Let’s Talk Bookish: Reviewing Sequels

I’ve been seeing Let’s Talk Bookish posts around a lot over the past couple of months and for a few weeks now I’ve been wanting to join the discussions but have mostly remembered too late to post on Fridays. I know I can post on a different day but let’s just pretend that’s not me avoiding and procrastinating, right? 😉 Now the day has finally come and I’ll hopefully be joining in on the discussion posts every week moving forward! But first, a short introduction on what this is all about.

Let’s Talk Bookish is a weekly meme, hosted by Rukky @Eternity Books  & Dani @ Literary Lion, where we get to discuss certain topics, share our opinions, and spread the love by visiting each other’s posts! I’ve listed the upcoming topics in brief at the end of my post, but check out these pages for more information on October 2020 prompts & a list of past prompts!

Now without further ado… This week’s topic asks us:

SHOULD YOU REVIEW A SEQUEL, WITHOUT READING THE FIRST BOOK?

Examples: When selecting ARCs do you ever choose sequels where you haven’t read the first book in a series? Do you think it’s fair to review a sequel without the context of the first entry in a series? Do you take someone’s review seriously if they mention they haven’t read the preceding books? Should reviewers even be allowed to do this?

An interesting question that I never really thought about because I normally don’t read or review sequels if I haven’t already read the previous book(s)–and that goes for ARCs and books on my existing TBR! I also personally don’t think it’s fair to review a sequel if they haven’t already read the previous book(s). As much as it might be tempting to request a sequel, especially if the hype around said book or series is huge, I think it’s important to read the previous book(s) because there’s always so much information established at the beginning that is key to understanding the story moving forward.

there’s plenty you’d miss…

First books are where the world building is established and the basic elements that you need to know about the setting of the story is laid out. You’ll be introduced to the world’s history, politics, geography, and societal structure, and if it’s fantasy, it’s where you’ll learn about the magic system. Even though these elements will probably be further developed in the sequels, the “meat” of it will be found at the start.

While you might not be introduced to everyone that’ll appear in the series, you will meet the core cast of characters in the first book. Same with the world building, you’ll learn about their histories and get to know the basics of what makes them tick. It’s in the first meetings that you’ll also probably form attachments to characters, and as someone who finds it super important to connect to or feel something for characters in order to enjoy a story, getting all the backstory is key!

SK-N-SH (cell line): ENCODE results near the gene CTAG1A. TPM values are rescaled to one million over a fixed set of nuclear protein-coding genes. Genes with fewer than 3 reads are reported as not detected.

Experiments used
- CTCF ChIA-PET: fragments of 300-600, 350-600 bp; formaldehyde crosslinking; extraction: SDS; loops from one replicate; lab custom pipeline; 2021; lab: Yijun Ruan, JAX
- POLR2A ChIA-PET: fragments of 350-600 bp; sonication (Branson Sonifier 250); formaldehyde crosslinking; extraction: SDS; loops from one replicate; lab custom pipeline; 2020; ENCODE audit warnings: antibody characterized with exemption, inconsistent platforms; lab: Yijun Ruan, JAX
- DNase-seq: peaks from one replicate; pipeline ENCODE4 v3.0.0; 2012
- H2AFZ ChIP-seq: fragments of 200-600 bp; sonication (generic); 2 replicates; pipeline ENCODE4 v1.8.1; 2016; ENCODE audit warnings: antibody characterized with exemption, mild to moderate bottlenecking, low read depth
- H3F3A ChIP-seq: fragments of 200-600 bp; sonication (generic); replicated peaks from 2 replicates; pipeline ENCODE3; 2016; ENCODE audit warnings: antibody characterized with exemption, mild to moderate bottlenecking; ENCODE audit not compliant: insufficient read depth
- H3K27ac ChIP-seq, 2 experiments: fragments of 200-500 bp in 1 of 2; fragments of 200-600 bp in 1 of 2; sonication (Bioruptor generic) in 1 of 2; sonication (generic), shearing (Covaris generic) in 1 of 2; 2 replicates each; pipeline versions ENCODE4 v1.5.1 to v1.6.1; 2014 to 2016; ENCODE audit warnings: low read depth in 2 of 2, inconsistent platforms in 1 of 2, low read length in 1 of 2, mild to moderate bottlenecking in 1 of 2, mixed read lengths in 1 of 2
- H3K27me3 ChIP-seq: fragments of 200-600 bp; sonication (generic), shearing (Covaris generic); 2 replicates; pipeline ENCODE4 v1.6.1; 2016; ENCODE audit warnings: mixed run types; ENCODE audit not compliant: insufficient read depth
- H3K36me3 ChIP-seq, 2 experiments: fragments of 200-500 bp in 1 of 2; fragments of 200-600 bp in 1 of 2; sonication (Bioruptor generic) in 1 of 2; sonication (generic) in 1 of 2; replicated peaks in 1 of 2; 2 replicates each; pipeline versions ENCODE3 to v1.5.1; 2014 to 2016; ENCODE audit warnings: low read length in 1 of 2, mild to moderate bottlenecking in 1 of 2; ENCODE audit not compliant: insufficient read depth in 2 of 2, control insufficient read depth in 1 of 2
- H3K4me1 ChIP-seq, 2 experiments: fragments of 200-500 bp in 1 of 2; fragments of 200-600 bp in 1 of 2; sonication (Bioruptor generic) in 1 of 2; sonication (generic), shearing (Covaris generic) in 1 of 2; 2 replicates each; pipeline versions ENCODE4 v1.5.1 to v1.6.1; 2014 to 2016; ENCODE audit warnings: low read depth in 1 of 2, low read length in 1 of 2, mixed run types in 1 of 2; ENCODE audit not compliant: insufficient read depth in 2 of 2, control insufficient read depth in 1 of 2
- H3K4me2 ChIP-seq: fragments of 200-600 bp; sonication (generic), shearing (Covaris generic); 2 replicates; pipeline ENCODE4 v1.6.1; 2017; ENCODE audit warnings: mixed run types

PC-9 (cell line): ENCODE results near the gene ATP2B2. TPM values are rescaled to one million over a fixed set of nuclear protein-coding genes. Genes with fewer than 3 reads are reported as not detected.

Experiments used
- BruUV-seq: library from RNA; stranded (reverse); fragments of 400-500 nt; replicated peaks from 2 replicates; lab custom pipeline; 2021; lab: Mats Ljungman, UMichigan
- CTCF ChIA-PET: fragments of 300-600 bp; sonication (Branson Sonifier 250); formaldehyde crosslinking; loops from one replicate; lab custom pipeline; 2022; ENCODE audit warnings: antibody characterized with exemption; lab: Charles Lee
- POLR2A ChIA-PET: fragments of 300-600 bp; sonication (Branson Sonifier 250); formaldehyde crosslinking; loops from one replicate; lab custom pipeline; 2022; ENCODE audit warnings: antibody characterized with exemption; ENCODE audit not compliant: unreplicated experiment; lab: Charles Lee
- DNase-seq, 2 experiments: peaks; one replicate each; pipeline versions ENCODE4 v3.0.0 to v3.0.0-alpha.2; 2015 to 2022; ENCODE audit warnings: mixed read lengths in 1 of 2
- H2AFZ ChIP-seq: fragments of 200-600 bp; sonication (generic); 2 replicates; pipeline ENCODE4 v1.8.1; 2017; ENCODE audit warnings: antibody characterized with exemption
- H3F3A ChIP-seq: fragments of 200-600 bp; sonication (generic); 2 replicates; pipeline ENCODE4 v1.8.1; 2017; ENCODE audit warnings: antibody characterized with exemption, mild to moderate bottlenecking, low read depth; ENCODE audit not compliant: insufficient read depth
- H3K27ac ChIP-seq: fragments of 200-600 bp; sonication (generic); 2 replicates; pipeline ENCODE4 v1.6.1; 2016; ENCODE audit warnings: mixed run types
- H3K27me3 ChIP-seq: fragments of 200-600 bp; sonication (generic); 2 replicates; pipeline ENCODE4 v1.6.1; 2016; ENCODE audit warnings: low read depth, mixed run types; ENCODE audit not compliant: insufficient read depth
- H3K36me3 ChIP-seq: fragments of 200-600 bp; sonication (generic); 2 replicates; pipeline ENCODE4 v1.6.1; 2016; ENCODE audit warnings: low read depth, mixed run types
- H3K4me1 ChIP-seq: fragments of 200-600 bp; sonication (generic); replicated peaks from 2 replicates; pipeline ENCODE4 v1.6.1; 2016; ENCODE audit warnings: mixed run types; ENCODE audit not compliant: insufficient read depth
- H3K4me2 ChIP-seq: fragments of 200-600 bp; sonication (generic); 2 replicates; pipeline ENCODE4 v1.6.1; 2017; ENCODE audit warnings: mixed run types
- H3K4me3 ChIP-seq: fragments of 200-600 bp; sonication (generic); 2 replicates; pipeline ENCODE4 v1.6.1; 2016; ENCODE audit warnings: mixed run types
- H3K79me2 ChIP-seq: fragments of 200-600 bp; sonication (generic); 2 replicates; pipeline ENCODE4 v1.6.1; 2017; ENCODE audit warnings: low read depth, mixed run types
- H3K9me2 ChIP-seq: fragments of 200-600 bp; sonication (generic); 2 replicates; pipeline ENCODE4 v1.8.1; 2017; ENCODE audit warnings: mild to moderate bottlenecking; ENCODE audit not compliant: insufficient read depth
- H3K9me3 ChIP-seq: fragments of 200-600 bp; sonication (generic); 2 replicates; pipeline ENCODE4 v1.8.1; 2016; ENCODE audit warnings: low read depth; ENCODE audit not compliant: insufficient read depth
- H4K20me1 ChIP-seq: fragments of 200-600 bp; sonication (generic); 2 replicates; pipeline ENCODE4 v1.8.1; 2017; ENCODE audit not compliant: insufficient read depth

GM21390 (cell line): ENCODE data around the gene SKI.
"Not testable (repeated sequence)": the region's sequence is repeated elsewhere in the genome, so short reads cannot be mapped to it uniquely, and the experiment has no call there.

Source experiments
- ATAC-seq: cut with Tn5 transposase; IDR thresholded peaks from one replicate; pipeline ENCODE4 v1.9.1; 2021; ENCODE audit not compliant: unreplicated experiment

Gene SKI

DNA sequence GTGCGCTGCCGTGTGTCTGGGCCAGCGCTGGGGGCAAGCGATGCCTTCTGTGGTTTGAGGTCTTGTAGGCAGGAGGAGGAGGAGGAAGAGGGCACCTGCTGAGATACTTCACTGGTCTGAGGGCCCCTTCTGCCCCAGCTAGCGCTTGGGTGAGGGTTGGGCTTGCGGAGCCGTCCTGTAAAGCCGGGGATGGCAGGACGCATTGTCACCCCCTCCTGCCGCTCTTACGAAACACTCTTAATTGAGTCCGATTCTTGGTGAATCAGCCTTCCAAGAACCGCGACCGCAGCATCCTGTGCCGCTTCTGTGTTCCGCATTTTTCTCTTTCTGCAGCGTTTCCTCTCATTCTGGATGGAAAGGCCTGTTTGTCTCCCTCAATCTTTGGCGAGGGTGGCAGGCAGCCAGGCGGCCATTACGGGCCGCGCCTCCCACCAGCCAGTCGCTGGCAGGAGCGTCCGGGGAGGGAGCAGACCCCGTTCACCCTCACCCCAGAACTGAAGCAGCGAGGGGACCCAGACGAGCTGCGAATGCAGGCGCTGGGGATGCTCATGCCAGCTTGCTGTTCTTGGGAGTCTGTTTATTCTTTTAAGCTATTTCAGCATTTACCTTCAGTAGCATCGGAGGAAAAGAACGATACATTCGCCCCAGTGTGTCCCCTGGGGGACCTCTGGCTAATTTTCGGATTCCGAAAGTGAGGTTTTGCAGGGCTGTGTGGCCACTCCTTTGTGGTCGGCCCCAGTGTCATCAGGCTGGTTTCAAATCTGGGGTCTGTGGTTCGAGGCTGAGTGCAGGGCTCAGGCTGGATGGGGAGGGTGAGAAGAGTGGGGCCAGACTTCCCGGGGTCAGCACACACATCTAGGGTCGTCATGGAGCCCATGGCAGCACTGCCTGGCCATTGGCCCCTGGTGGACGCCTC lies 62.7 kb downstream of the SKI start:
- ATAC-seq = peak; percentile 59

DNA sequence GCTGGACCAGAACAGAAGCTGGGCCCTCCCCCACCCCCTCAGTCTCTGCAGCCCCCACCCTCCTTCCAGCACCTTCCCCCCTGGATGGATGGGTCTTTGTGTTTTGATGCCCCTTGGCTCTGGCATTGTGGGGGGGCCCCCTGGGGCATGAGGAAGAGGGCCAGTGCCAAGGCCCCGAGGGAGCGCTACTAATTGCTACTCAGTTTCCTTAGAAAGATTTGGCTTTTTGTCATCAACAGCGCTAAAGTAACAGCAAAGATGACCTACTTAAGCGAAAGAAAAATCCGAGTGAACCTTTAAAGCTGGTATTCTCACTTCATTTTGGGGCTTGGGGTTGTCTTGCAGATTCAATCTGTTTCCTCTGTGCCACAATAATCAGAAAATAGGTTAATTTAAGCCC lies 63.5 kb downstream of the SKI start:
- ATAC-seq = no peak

Not only that, and to state the very obvious, but without reading the previous book(s) you miss huge chunks of the plot when you start with the sequel. Think of all the exciting revelations or crazy plot twists that you miss by skipping out!

Are there exceptions?

I do think there are some exceptions but I usually find it depends on the genre. For example, a lot of romance series can be read as standalones as the stories are completely unrelated to the previous ones. The setting will probably be the same and you’ll meet characters from the previous book(s) but it’s not crucial that you read them to understand the characters and story you’re reading about.


some examples of books that are part of series but can be read as standalones

I think this also applies to some mysteries/thrillers where the cases are different in each book. However, if a story focuses on a specific detective or team, you’d probably end up missing out on their backstory, and other references from previous cases. For example, I’ve tried reading the ninth book in a crime series that the author said could be read as a standalone but it just didn’t work because there were too many characters with confusing dynamics which weren’t properly explained because they had already been established in the previous books.

to read/review or not to read/review?

So should reviewers even be allowed to read sequels without having first read the previous book(s)? Well, I don’t know about should but I think it would be unfair, especially to the author, if someone didn’t read the previous book(s) and then gave the sequel a low rating or bad review because they were confused by the story and couldn’t connect to the characters. Unless a reviewer was commenting on the writing style or some other technical aspect, I probably wouldn’t take that review seriously.

When it comes to ARCs, I think it would also be unfair to readers who have read the previous book(s) as they could end up missing out on reading an ARC (because of limited copies) and wouldn’t be able to give the book the proper review (and praise) it deserves.

Sorry for rambling, friends! I hope I made sense 😅

What do you think? Should you review a sequel if you haven’t read the first or previous books? Would you take a review of a sequel seriously if the reviewer said they hadn’t read the first book(s)?

11 thoughts on “Let’s Talk Bookish: Reviewing Sequels

  1. I love that you joined in on Let’s Talk Bookish! Someday I want to, too. I completely agree with you. I did, however, just read The Darkest Evening, which is the ninth book in the Vera Stanhope mystery series. I’ve never read any of the others, but I read through reviews and comments on Goodreads and felt assured that I wouldn’t be lost, because readers assured they could be read as standalones. I was pleasantly surprised that I never felt lost. But I think that also points to a great author and editor, too. 🙂 Great post!